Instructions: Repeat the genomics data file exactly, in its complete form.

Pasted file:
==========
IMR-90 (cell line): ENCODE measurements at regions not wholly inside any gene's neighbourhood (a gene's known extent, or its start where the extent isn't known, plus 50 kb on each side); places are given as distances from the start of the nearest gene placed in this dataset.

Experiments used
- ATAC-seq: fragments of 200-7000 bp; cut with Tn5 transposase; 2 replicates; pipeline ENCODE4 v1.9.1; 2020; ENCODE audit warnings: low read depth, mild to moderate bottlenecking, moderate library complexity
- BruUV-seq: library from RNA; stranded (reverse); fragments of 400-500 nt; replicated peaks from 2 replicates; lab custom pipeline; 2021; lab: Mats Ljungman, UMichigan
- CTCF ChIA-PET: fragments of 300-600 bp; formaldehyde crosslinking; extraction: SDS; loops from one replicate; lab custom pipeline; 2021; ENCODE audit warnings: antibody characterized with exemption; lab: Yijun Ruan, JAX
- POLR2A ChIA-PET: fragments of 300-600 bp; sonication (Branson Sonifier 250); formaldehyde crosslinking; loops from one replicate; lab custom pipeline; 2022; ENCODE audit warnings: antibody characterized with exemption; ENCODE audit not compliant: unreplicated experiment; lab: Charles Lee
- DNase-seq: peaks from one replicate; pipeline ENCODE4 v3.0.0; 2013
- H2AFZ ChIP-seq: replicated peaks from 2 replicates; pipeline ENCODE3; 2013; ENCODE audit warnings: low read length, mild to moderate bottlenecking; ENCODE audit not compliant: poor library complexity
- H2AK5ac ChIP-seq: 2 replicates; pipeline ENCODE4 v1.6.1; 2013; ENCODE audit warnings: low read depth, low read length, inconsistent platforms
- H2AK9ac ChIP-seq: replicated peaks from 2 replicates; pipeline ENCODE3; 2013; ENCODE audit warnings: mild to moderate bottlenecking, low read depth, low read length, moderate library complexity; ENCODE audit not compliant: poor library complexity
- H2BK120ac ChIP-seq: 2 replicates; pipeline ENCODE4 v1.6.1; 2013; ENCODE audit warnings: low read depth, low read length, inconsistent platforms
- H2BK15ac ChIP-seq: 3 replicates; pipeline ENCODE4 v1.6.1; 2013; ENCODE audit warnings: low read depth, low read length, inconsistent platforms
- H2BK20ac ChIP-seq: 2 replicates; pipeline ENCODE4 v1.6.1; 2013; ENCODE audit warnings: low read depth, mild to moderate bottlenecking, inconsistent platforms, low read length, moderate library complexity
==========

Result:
IMR-90 (cell line): ENCODE measurements at regions not wholly inside any gene's neighbourhood (a gene's known extent, or its start where the extent isn't known, plus 50 kb on each side); places are given as distances from the start of the nearest gene placed in this dataset.

Experiments used
- ATAC-seq: fragments of 200-7000 bp; cut with Tn5 transposase; 2 replicates; pipeline ENCODE4 v1.9.1; 2020; ENCODE audit warnings: low read depth, mild to moderate bottlenecking, moderate library complexity
- BruUV-seq: library from RNA; stranded (reverse); fragments of 400-500 nt; replicated peaks from 2 replicates; lab custom pipeline; 2021; lab: Mats Ljungman, UMichigan
- CTCF ChIA-PET: fragments of 300-600 bp; formaldehyde crosslinking; extraction: SDS; loops from one replicate; lab custom pipeline; 2021; ENCODE audit warnings: antibody characterized with exemption; lab: Yijun Ruan, JAX
- POLR2A ChIA-PET: fragments of 300-600 bp; sonication (Branson Sonifier 250); formaldehyde crosslinking; loops from one replicate; lab custom pipeline; 2022; ENCODE audit warnings: antibody characterized with exemption; ENCODE audit not compliant: unreplicated experiment; lab: Charles Lee
- DNase-seq: peaks from one replicate; pipeline ENCODE4 v3.0.0; 2013
- H2AFZ ChIP-seq: replicated peaks from 2 replicates; pipeline ENCODE3; 2013; ENCODE audit warnings: low read length, mild to moderate bottlenecking; ENCODE audit not compliant: poor library complexity
- H2AK5ac ChIP-seq: 2 replicates; pipeline ENCODE4 v1.6.1; 2013; ENCODE audit warnings: low read depth, low read length, inconsistent platforms
- H2AK9ac ChIP-seq: replicated peaks from 2 replicates; pipeline ENCODE3; 2013; ENCODE audit warnings: mild to moderate bottlenecking, low read depth, low read length, moderate library complexity; ENCODE audit not compliant: poor library complexity
- H2BK120ac ChIP-seq: 2 replicates; pipeline ENCODE4 v1.6.1; 2013; ENCODE audit warnings: low read depth, low read length, inconsistent platforms
- H2BK15ac ChIP-seq: 3 replicates; pipeline ENCODE4 v1.6.1; 2013; ENCODE audit warnings: low read depth, low read length, inconsistent platforms
- H2BK20ac ChIP-seq: 2 replicates; pipeline ENCODE4 v1.6.1; 2013; ENCODE audit warnings: low read depth, mild to moderate bottlenecking, inconsistent platforms, low read length, moderate library complexity